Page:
Kay McFarland is a former Kansas judge who served on the state Supreme Court from 1977 to 2009. Her appointment to this court marked the first time in Kansas history a woman had served in this capacity. Kay McFarland was subsequently promoted to the position of Chief Justice in 1995, another first for Kansas women.
One case in which Kay McFarland joined another judge in filing a dissenting opinion concerned a tax appeal filed by Sumner County, which was heard in 1997. The origins of the case dated to 1989, when airplane manufacturer Boeing submitted a tax grievance with the office of the Sumner County Appraiser. This grievance was in turn submitted to the state Board of Tax Appeals, which granted Boeing's grievance request. The order granting Boeing relief was returned to the offices of Sumner County on July 30, 1990 with a cover letter stating that if the city wished to file a request for reconsideration, they were required to do so within 30 days.
However, this deadline was incorrectly based on a 1981 administrative regulation which had been superseded by subsequent regulations stating all requests for reconsiderations of a final order issued by the Board of Tax Appeals must be filed within 15 days. Unaware of this, Sumner County filed its appeal 28 days later, on August 27, 1990. The Board of Tax Appeals reviewed this petition and granted it on September 4. Boeing then challenged the legality of this reversal on the basis of the expired deadline. Sumner County argued that its petition was legal since it was executed in conformance with the terms stipulated in the order given by the Board of Tax Appeals.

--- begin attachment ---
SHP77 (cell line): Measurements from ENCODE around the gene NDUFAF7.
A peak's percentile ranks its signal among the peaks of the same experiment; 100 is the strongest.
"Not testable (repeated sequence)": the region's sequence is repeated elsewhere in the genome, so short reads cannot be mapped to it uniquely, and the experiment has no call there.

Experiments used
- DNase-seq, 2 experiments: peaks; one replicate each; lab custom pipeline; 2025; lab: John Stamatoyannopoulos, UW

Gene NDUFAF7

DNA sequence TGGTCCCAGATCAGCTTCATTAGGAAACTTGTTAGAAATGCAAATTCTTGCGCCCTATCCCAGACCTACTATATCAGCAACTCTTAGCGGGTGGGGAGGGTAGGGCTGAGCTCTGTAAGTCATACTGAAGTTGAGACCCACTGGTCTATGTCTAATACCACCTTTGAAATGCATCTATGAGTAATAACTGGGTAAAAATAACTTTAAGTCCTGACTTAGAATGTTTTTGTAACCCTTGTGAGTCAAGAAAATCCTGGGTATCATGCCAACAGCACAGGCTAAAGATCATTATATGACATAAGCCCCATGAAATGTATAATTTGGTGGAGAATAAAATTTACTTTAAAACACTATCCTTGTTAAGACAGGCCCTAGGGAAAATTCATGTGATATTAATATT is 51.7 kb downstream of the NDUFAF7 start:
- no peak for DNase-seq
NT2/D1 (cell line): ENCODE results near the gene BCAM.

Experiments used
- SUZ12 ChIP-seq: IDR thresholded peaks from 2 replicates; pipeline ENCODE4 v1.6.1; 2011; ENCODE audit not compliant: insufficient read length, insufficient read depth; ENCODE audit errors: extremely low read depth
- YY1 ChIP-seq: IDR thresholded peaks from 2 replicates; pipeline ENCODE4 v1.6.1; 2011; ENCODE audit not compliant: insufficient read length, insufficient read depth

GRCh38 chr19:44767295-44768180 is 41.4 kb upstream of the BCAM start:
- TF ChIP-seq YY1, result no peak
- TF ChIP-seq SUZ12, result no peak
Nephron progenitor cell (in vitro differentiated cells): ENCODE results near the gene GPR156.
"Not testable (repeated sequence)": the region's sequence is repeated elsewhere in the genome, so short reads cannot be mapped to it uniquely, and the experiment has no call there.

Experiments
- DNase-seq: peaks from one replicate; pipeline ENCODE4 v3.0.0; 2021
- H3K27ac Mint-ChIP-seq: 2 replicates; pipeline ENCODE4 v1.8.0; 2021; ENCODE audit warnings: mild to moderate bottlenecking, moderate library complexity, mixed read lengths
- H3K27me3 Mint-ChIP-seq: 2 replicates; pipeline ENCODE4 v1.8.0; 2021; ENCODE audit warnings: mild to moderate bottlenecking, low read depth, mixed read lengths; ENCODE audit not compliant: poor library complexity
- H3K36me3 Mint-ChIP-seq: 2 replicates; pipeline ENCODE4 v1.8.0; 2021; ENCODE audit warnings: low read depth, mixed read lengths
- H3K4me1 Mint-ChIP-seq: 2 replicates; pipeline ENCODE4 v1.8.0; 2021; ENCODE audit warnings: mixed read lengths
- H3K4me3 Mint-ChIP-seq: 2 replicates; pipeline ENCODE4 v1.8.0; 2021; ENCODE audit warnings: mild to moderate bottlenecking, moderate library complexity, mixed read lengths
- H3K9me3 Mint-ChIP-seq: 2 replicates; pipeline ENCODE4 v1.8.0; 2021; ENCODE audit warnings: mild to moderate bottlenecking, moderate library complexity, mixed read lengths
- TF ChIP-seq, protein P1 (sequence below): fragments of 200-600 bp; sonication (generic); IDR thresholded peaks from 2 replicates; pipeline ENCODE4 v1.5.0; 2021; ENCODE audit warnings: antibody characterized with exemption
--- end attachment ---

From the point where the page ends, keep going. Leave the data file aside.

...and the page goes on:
Two years later, new rulings from the Appeals Court let to the Board of Tax Appeals agreeing with the position taken by Boeing and withdrew its approval of Sumner County's petition. Sumner County then appealed to its district court, which reversed the dismissal and ordered the Board of Tax Appeals to review the decision. Boeing appealed this decision to the state's Appeals Court.
In considering the case, the Appeals Court took into consideration the "unique circumstances doctrine," which states that there is precedent in previous United States Supreme Court cases for granting the consideration of legal issues filed after the due date if late filing results as the result of a good faith error relying upon faulty information. The Appeals Court concluded that this was the case and ordered that the Board of Tax Appeals rule upon the dispute. Boeing appeared before the Kansas Supreme Court to appeal, which again ruled in favor of Sumner County.
However, Kay McFarland filed a dissent along with a fellow justice. In their dissent, Kay McFarland and Justice Larson stated that any filing party is legally required to familiarize themselves with all regulations and laws in question, and that the excuse of relying upon faulty information does not constitute grounds for a "unique circumstances" case review.